From this Verse: Stay of Death

At age 15, George T. B. Davis determined to give himself to the Lord’s service; and, inspired by such mentors as D. L. Moody, R. A. Torrey, and Charles M. Alexander, he resolved to be a soul-winner. He promised himself to speak to someone each day about accepting Christ.
Sometimes I would forget to speak to someone during the day, and after I had retired would suddenly remember that I had not spoken to anyone that day about accepting Christ. I would get up and dress and go out on the streets. Perhaps the first person I met would be walking very rapidly and I would not speak to him, but presently I would find an opportunity and grasp it.
When World War I erupted, Davis began working among the soldiers under the auspices of the Pocket Testament League, distributing Bibles to those who would agree to carry them and read them.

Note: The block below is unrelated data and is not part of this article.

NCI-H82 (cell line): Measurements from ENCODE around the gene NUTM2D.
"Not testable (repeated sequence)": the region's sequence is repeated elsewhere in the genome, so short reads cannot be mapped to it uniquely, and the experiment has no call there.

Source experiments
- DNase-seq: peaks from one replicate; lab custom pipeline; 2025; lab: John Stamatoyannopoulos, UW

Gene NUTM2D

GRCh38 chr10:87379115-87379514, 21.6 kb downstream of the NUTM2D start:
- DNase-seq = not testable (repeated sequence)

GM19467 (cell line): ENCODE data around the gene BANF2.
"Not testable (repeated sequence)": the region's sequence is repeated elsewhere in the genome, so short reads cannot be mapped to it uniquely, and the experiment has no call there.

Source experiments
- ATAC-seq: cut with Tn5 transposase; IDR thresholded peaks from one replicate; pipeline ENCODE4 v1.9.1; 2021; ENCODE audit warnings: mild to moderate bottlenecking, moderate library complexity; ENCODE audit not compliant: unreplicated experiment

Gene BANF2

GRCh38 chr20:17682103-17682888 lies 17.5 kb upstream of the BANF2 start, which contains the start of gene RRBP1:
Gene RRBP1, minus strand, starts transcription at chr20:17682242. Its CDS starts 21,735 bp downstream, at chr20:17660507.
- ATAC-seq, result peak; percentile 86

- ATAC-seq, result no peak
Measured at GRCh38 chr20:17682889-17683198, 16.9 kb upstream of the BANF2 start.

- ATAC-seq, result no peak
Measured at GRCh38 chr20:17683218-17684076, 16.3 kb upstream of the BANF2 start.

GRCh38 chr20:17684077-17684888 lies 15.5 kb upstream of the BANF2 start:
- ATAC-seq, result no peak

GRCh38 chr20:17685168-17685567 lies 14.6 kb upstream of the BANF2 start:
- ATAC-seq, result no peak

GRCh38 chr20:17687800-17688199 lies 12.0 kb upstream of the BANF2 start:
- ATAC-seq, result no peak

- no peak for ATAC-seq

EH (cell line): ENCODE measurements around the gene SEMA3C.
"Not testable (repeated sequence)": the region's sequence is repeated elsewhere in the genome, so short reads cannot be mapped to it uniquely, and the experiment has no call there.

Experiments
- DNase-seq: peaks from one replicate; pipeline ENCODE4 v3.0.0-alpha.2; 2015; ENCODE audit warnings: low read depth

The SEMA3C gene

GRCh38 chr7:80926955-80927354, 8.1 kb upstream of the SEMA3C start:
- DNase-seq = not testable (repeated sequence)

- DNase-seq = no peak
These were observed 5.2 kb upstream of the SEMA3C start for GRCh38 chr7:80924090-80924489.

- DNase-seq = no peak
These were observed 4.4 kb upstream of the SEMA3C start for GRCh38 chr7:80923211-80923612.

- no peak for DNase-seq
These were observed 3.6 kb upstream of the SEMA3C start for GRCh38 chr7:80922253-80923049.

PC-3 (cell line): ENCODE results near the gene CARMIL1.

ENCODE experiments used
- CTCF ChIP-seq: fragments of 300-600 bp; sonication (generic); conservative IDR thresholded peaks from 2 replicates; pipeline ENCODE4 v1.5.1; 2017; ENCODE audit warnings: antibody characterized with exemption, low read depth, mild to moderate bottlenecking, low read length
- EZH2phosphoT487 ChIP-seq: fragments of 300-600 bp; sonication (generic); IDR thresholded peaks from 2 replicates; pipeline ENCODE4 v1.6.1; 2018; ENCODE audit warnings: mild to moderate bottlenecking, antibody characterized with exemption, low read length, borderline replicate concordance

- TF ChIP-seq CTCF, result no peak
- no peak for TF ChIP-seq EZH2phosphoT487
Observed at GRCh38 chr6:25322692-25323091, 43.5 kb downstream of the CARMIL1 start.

While holding meetings in a military camp at Fort Matilda in Scotland, Davis met a Private Cairney who showed him a Pocket Testament League Bible that had saved his brother’s life. The brother had kept it in the upper left-hand pocket of his jacket. Suddenly a sharp-nosed, steel-jacketed German bullet went straight for his heart, but struck the little Book instead. It plowed its way through page after page and finally stopped at Revelation 3:6, “He that hath an ear, let him hear what the Spirit saith unto the churches.”
The soldier did listen and was thus spiritually prepared for death when, a month later, he was hit by shrapnel. Being in great pain, he groaned fearfully. A chum leaned over and said, “Jock, don’t groan so.”
He replied, “I know I’m groaning and I’m suffering, but think how the Savior suffered for us on Calvary.”
Davis was given that little bullet-drilled New Testament, and he used it for the rest of the war to impress soldiers with the urgency of salvation, saying, “He who has an ear, let him hear.”

Published by Intentional Faith

Devoted to a Faith that Thinks

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